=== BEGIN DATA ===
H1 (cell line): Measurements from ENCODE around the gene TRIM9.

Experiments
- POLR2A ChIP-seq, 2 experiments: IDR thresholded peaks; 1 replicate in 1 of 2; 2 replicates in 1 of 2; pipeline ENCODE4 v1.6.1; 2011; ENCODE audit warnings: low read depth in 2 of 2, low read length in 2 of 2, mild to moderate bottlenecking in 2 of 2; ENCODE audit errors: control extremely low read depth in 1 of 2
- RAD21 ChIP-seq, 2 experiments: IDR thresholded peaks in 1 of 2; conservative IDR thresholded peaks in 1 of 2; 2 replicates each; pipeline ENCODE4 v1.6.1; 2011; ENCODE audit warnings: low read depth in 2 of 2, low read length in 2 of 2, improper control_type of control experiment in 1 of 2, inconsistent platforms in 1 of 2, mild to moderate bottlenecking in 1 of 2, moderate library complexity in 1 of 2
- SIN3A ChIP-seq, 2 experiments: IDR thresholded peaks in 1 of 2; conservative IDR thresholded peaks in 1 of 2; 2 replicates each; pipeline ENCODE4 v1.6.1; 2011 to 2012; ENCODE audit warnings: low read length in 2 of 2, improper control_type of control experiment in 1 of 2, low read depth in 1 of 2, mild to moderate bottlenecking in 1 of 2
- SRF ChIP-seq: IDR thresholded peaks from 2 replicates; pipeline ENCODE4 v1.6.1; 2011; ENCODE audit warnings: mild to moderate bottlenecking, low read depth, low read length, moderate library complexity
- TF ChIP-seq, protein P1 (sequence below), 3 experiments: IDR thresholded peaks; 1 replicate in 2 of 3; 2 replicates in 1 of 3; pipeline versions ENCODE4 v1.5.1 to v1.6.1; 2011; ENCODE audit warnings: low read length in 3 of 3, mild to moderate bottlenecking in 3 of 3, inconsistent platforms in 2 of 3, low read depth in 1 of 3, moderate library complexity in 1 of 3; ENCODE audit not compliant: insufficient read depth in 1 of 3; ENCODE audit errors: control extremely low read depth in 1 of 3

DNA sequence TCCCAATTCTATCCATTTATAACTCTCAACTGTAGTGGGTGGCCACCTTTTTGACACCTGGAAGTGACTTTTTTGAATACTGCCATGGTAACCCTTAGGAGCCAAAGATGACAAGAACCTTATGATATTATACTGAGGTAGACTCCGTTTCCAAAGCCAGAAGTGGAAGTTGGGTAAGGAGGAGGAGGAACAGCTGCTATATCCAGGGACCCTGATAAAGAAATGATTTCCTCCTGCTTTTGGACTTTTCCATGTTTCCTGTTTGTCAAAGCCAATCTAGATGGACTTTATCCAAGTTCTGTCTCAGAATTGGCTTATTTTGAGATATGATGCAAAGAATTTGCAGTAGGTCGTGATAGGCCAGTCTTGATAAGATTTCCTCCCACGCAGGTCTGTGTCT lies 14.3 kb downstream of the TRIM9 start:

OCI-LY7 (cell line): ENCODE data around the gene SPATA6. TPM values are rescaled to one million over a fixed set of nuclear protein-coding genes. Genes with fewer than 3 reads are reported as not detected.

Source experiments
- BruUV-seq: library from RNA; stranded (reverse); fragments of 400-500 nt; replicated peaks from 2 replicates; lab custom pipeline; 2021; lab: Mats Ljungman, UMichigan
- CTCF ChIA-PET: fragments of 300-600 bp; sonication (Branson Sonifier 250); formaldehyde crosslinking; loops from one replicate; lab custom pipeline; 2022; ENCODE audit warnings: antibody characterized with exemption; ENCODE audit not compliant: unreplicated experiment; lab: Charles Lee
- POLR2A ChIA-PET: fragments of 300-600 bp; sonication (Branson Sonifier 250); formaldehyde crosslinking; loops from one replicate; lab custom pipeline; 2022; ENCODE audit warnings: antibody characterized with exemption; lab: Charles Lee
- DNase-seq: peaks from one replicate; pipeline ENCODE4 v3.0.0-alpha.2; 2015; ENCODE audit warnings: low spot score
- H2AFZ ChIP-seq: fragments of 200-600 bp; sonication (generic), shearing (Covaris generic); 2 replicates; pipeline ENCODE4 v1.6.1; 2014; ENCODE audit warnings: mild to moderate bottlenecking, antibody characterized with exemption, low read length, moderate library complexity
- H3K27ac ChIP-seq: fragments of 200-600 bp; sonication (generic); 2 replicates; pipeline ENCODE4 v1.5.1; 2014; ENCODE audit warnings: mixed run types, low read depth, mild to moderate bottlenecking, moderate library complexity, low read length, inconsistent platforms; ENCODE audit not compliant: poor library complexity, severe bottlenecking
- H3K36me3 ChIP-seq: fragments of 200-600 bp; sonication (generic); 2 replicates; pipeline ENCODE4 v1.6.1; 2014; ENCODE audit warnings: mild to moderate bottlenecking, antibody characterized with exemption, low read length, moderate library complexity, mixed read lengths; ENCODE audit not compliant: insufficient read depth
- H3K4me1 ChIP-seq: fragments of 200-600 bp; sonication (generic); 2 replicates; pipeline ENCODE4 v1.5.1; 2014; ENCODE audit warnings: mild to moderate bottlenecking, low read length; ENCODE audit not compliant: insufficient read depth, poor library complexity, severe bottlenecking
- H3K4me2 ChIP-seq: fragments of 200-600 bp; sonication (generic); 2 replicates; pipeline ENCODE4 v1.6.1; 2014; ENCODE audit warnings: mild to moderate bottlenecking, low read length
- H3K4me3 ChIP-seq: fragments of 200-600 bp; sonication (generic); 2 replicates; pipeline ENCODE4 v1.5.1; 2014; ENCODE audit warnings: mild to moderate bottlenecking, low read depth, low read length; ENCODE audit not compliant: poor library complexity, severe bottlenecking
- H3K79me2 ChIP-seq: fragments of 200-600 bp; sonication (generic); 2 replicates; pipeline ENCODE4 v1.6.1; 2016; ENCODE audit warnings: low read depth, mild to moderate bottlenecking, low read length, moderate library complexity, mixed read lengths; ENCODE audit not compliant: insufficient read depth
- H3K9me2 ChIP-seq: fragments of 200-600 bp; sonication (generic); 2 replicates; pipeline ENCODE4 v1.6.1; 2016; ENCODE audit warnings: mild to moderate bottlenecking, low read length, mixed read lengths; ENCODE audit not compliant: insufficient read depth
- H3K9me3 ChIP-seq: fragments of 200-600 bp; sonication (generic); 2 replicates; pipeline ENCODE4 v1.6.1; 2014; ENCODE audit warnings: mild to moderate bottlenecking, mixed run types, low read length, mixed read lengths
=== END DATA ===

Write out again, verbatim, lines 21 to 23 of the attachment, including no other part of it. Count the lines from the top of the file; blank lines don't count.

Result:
- H3K79me2 ChIP-seq: fragments of 200-600 bp; sonication (generic); 2 replicates; pipeline ENCODE4 v1.6.1; 2016; ENCODE audit warnings: low read depth, mild to moderate bottlenecking, low read length, moderate library complexity, mixed read lengths; ENCODE audit not compliant: insufficient read depth
- H3K9me2 ChIP-seq: fragments of 200-600 bp; sonication (generic); 2 replicates; pipeline ENCODE4 v1.6.1; 2016; ENCODE audit warnings: mild to moderate bottlenecking, low read length, mixed read lengths; ENCODE audit not compliant: insufficient read depth
- H3K9me3 ChIP-seq: fragments of 200-600 bp; sonication (generic); 2 replicates; pipeline ENCODE4 v1.6.1; 2014; ENCODE audit warnings: mild to moderate bottlenecking, mixed run types, low read length, mixed read lengths